A lot is made of bore axis, and the holy grail of pistol design is to get the hand in line with the barrel to create straight-back recoil without cutting the hand. The Smith and Wesson 945’s bore axis is slightly higher than a 1911’s, but it was irrelevant for me when I was able to draw and rip off two-second Bill Drills from seven to ten yards. The pistol’s comparative recoil was soft and it reindexed the target on its own. Kinetic forces were well distributed.
EATS EMPTY CASES
Reliability is so impressive that the pistol will cycle spent shell casings. Its reliability and soft recoil can be attributed to its relatively long lock time before the slide opens to eject the empty case. The 945 comes with two recoil springs. A 14-pound spring is installed for ball and duty ammunition, and a 12-pound spring is available for wadcutter and match loads. This is interesting, because standard weight recoil springs for the 1911 range from 16 to 18.5 pounds. Slide weight differences may be a factor.
The biggest problem I had with the piece was finding a holster for it. However, London Bridge’s nylon leg-drop rig worked out fine, as all my courses were considered tactical. I did not realize at the time that holsters made for the 4005 would probably have accommodated the piece.
The 945 is a fine pistol and deserved a superior shooter to exploit its accuracy. Top Shot: All Stars’ finalist William Bethards did the honors. William shoots for the Cabot Pistol team. Their entry-level 1911s start at over $3,000. ASYM 230-grain JHP ammunition is his match load, and William produced cold-bore 1.41-inch five-round groups from a handheld rest at 25 yards.
Winchester’s wonderful 230-grain T-series JHP (FBI HRT load) punched out an excellent 0.82-inch cluster. The ultra-lightweight Liberty CD 78-grain +P JHP sizzled across the sky screens at 1,852 feet-per-second (fps). If there was any lateral deviation to the group, it was determined that the culprit was a broken rear sight pin that caused it to list to port.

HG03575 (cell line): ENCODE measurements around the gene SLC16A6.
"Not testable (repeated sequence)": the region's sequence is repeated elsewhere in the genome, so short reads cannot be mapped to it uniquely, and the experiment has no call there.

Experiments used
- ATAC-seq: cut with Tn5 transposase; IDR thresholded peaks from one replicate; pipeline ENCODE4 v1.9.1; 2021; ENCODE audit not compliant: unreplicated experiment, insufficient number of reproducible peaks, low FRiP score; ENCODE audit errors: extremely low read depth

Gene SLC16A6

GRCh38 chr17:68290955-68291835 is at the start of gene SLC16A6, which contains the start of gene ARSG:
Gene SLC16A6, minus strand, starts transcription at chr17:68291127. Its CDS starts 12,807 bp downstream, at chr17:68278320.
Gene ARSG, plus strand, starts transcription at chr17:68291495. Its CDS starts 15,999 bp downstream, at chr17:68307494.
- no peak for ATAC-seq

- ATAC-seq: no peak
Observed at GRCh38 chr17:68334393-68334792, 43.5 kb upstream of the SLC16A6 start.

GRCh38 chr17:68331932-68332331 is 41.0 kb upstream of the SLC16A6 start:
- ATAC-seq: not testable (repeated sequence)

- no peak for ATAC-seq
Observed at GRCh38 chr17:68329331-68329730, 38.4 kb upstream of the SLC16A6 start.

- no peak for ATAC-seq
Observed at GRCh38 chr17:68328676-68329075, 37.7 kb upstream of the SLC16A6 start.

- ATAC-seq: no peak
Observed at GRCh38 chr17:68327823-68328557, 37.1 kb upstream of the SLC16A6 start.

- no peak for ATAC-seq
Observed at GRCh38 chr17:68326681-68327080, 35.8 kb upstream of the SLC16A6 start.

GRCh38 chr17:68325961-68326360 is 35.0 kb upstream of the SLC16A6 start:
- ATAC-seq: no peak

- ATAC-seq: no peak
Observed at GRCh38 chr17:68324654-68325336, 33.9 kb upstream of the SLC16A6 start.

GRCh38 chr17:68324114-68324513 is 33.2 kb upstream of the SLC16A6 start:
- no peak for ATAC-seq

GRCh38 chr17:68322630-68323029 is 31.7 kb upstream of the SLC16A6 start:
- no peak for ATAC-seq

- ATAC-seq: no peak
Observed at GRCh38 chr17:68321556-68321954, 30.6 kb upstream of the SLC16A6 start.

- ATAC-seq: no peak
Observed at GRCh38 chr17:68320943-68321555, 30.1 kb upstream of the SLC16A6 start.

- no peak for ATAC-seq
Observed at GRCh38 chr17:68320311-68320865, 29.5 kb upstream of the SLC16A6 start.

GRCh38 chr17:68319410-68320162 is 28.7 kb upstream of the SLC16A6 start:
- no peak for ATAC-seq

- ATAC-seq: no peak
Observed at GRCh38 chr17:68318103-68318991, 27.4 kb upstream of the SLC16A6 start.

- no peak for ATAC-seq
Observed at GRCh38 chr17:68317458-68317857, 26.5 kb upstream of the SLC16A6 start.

William expects perfection from his Cabot competition guns, and he felt that the sight’s angled mount had a slightly negative effect on overall accuracy.
What would have been a zero-defect run with 100% reliability was marred by the hammer falling to half cock during a rapid-fire string. The pistol may have been on its way to doubling, but William always vacates the trigger (does not use trigger reset) between shots and may have interrupted the cycle.
William considered the 945 a heavy and large pistol, with the grip’s horizontal length longer than his 1911’s. He liked the pistol’s looks and profile and it had a good trigger, albeit with a little too much overtravel.
Front-strap checkering is excellent—effective but not too aggressive. The slide’s scalloped serrations are functional, and William liked its extended slide stop. Recoil was manageable even with hot loads, and our speed-shooting drills were conducted with Federal 230-grain Hydra-Shok JHP exclusively. I shot this load in USPA/IPSC competition, because it was free from my employer. At 868 fps, power factor is 199. No wonder I never beat Leatham!
I have only one conclusion to offer: My Smith and Wesson 945 is a keeper.